Trading the markets is a stressful occupation. The markets are unpredictable and chaotic. No outcome is a certainty, and many times, when it seems as if you know where the market is going, you discover you’re wrong. It can be extremely confusing and disorienting. And this confusion and disorientation can produce stress. Winning traders must do whatever they can to remove some of the confusion and reduce stress. One of the best ways to relieve some of the stress, and put order into a face-paced unpredictable environment, is to organize your workspace.

With a new year starting next week, it’s a good time to clean up your workspace. Throw out the old and make room for the new. Clutter and stacks of old paperwork can be distracting. Piles of newspapers you’ll never read can make you feel as if the clutter is closing in on you, and cramping your style. Removing some of the clutter and opening up some space often symbolically gives you increased psychological space and renewed creative vigor. You feel you have more room to breathe. Some traders may be the Oscar Madisons of trading; they may prefer a messy workspace and feel that it is more stressful to organize it than to succumb to the disarray. But most people associate untidiness with confusion, chaos, and ultimately, stress.

An organized workspace, in contrast, is less distracting. When one is trading, it’s essential to focus on your screens. Too much clutter in the same room, or on one’s desk, can grab one’s attention and shift it away from monitoring the trade of the moment. A clean, sparse and organized workspace makes many people feel that they have greater control. They may not be able to control the markets, but at least they’ve mastered their environment and minimized any possible psychological influence that it may have on their awareness and ability to objectively assess market conditions.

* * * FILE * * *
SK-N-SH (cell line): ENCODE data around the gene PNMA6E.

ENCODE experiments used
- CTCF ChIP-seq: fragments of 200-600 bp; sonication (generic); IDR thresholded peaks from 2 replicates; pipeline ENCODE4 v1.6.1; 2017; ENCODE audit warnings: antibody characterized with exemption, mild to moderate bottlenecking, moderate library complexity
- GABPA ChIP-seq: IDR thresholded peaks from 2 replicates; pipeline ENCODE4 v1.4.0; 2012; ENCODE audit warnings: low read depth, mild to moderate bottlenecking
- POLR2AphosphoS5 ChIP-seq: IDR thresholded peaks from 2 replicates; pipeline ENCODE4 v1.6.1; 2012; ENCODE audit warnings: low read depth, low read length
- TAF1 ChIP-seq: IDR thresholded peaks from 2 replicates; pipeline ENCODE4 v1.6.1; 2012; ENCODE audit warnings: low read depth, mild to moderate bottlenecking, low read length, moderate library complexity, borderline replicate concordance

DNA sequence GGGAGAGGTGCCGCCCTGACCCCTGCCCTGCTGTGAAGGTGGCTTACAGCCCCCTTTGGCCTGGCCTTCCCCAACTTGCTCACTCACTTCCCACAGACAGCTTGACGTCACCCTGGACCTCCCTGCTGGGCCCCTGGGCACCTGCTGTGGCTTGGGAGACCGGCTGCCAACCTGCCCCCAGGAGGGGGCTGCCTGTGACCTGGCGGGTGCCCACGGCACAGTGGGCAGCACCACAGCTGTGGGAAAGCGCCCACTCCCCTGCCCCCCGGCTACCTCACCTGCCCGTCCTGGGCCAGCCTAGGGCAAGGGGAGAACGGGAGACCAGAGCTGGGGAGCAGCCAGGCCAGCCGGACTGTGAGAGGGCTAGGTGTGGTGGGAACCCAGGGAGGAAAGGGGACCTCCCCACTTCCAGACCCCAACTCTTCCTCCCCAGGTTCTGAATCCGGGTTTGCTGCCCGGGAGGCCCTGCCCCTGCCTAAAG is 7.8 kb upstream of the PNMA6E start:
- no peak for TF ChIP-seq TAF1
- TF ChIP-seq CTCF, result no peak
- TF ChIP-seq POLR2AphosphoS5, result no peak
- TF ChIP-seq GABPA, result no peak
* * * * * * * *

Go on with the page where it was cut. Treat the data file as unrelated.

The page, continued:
Organizing one’s workspace does indeed take some effort, but it is well worth the price when one considers the piece of mind you’ll gain. The first step in an organization is to throw out old, worthless information. This is the hardest part. We collect books and papers because we think we will need them. Yet many times we accumulate so much stuff that its actual contribution is minimal. We’ll never find the time to read all of it, and it will just take up valuable workspace. But it’s hard to throw it away. It took time and energy to assemble these items, and throwing it out subtly suggests that you wasted your time collecting the stuff. But most of it can be tossed out. Make tough decisions and commit yourself to throw out at least 25% of it. If you still can’t throw it away, box it up, put it away, and sift through it when you find the time. But get it out of your workspace so that it no longer impinges on your consciousness.

Developing an informal filing system can be helpful. It doesn’t have to be formal with folders for each topic and precise categories typed on labels for each folder. Sometimes you can merely place documents for a particular task or project in a large attractive looking box. You can then pile the boxes in a corner of your office, or if it is still a distraction, you can stack the boxes in the garage. But it’s important to get it off your desk and prevent it from encroaching on your workspace, and more importantly, on your mind.

Relieving clutter and working in a sparse workspace can greatly relieve stress. The markets are impossible to control, but your workspace is something you can master by keeping it organized. So as the new year begins, throw out all the old stuff taking up precious space. You’ll feel energized and ready to tackle the challenges that the new year has to offer.

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